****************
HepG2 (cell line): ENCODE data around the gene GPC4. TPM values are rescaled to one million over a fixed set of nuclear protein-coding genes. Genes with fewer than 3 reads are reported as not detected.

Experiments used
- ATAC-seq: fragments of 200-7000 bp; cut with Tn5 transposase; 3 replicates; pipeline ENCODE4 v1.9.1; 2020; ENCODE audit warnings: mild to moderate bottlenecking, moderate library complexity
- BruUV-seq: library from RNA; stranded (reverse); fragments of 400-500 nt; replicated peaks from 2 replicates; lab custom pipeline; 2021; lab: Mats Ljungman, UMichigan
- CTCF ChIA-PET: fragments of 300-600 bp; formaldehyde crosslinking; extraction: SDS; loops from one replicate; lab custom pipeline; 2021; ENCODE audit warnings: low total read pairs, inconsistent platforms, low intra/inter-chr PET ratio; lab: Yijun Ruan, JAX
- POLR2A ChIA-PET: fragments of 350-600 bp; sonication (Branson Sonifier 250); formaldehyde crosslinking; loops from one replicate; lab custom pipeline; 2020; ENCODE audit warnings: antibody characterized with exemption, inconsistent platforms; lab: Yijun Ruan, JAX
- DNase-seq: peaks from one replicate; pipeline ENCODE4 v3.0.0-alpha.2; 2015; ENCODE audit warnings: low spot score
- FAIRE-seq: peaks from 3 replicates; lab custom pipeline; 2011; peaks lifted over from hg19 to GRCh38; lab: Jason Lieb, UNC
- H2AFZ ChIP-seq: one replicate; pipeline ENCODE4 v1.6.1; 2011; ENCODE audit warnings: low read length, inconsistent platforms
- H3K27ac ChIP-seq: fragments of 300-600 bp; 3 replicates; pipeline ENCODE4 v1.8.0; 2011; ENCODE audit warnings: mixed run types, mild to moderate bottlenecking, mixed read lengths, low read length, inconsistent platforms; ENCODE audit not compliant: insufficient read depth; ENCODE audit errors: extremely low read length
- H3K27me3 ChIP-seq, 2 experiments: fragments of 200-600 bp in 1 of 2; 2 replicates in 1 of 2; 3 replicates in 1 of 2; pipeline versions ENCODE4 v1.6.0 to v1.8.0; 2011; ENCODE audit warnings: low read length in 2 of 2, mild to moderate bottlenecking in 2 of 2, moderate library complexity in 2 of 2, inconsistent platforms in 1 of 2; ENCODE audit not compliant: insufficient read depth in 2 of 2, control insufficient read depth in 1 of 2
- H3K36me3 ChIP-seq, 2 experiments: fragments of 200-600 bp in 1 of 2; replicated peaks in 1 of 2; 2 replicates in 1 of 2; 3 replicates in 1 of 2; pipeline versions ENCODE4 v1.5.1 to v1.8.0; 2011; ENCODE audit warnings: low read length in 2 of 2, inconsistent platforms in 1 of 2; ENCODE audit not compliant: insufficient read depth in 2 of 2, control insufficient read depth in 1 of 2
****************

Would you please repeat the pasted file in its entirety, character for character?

HepG2 (cell line): ENCODE data around the gene GPC4. TPM values are rescaled to one million over a fixed set of nuclear protein-coding genes. Genes with fewer than 3 reads are reported as not detected.

Experiments used
- ATAC-seq: fragments of 200-7000 bp; cut with Tn5 transposase; 3 replicates; pipeline ENCODE4 v1.9.1; 2020; ENCODE audit warnings: mild to moderate bottlenecking, moderate library complexity
- BruUV-seq: library from RNA; stranded (reverse); fragments of 400-500 nt; replicated peaks from 2 replicates; lab custom pipeline; 2021; lab: Mats Ljungman, UMichigan
- CTCF ChIA-PET: fragments of 300-600 bp; formaldehyde crosslinking; extraction: SDS; loops from one replicate; lab custom pipeline; 2021; ENCODE audit warnings: low total read pairs, inconsistent platforms, low intra/inter-chr PET ratio; lab: Yijun Ruan, JAX
- POLR2A ChIA-PET: fragments of 350-600 bp; sonication (Branson Sonifier 250); formaldehyde crosslinking; loops from one replicate; lab custom pipeline; 2020; ENCODE audit warnings: antibody characterized with exemption, inconsistent platforms; lab: Yijun Ruan, JAX
- DNase-seq: peaks from one replicate; pipeline ENCODE4 v3.0.0-alpha.2; 2015; ENCODE audit warnings: low spot score
- FAIRE-seq: peaks from 3 replicates; lab custom pipeline; 2011; peaks lifted over from hg19 to GRCh38; lab: Jason Lieb, UNC
- H2AFZ ChIP-seq: one replicate; pipeline ENCODE4 v1.6.1; 2011; ENCODE audit warnings: low read length, inconsistent platforms
- H3K27ac ChIP-seq: fragments of 300-600 bp; 3 replicates; pipeline ENCODE4 v1.8.0; 2011; ENCODE audit warnings: mixed run types, mild to moderate bottlenecking, mixed read lengths, low read length, inconsistent platforms; ENCODE audit not compliant: insufficient read depth; ENCODE audit errors: extremely low read length
- H3K27me3 ChIP-seq, 2 experiments: fragments of 200-600 bp in 1 of 2; 2 replicates in 1 of 2; 3 replicates in 1 of 2; pipeline versions ENCODE4 v1.6.0 to v1.8.0; 2011; ENCODE audit warnings: low read length in 2 of 2, mild to moderate bottlenecking in 2 of 2, moderate library complexity in 2 of 2, inconsistent platforms in 1 of 2; ENCODE audit not compliant: insufficient read depth in 2 of 2, control insufficient read depth in 1 of 2
- H3K36me3 ChIP-seq, 2 experiments: fragments of 200-600 bp in 1 of 2; replicated peaks in 1 of 2; 2 replicates in 1 of 2; 3 replicates in 1 of 2; pipeline versions ENCODE4 v1.5.1 to v1.8.0; 2011; ENCODE audit warnings: low read length in 2 of 2, inconsistent platforms in 1 of 2; ENCODE audit not compliant: insufficient read depth in 2 of 2, control insufficient read depth in 1 of 2